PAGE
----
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Journal article, Peer reviewed
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Original versionKeane, Nick & Kleiven, Maren Eline (2009. Risky intelligence. International Journal of Police Science and Management. 11(3), 324-333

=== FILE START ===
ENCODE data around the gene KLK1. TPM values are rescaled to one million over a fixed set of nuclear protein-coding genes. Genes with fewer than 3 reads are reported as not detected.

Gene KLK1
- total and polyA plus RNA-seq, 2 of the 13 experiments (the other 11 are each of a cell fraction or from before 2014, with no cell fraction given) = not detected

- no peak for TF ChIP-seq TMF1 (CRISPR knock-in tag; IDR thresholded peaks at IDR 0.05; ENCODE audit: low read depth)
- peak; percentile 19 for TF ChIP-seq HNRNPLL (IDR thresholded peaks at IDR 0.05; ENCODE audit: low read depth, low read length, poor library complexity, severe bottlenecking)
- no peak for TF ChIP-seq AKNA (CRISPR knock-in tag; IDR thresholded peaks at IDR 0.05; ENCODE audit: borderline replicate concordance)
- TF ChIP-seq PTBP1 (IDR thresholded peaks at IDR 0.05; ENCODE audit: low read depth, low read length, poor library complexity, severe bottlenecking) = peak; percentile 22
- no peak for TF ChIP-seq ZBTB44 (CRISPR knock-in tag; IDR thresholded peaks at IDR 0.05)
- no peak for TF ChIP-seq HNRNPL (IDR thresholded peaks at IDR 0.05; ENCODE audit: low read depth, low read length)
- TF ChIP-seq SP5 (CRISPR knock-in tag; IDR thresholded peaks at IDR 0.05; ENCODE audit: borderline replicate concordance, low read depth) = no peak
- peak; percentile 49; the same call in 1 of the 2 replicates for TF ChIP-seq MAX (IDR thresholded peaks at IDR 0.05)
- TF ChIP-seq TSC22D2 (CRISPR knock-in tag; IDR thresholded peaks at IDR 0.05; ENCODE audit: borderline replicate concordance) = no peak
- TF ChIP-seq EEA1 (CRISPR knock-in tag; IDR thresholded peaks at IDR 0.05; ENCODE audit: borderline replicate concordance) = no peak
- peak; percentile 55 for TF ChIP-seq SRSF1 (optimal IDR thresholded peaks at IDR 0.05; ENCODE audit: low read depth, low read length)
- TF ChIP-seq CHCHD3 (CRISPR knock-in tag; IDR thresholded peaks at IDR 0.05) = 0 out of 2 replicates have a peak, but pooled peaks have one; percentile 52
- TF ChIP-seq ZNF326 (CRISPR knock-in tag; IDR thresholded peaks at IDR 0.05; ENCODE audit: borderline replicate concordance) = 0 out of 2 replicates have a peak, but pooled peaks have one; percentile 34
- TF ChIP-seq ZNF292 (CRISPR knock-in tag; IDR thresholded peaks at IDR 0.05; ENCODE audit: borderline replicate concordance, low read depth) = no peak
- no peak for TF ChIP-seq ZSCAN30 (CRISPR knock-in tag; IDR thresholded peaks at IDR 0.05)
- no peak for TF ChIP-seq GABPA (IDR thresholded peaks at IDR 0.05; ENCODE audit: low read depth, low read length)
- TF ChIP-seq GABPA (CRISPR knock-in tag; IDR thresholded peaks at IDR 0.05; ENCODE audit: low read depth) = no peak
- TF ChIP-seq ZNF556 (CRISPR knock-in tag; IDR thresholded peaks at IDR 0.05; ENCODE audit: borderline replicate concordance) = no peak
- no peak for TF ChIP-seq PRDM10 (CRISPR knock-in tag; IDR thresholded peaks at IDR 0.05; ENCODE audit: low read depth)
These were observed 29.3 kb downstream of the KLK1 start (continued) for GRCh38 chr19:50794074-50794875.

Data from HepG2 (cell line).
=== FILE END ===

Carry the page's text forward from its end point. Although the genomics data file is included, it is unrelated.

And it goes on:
The article concerns the use by police services of the abstract idea of intelligence-led policing, often embodied as it is in the United Kingdom in the National Intelligence Model. We will argue that while this is a central framing idea in policing, it contains omissions which lead to faulty decisionmaking. The article charts the rise of intelligenceled policing in the United Kingdom and argues that circumstances have led to the concept of intelligence becoming equated to ‘information which leads to a detection’; however, that this construction leads to areas of omission which then impact upon the business of the police service. One outcome of this is that the members of the community that the police service is charged with protecting and serving pay the price of this decision-making. The central argument of our article is that an overconcentration on the detection of offences has skewed the way the map has been drawn up and how it is currently being used. Our main contention is not that the concept of intelligence-led policing should be abandoned, but that it should be revisited and revised to take greater notice of the changes in the landscape it is designed to cover. The territory is changing but the map is not being amended; it is time for some major revisions.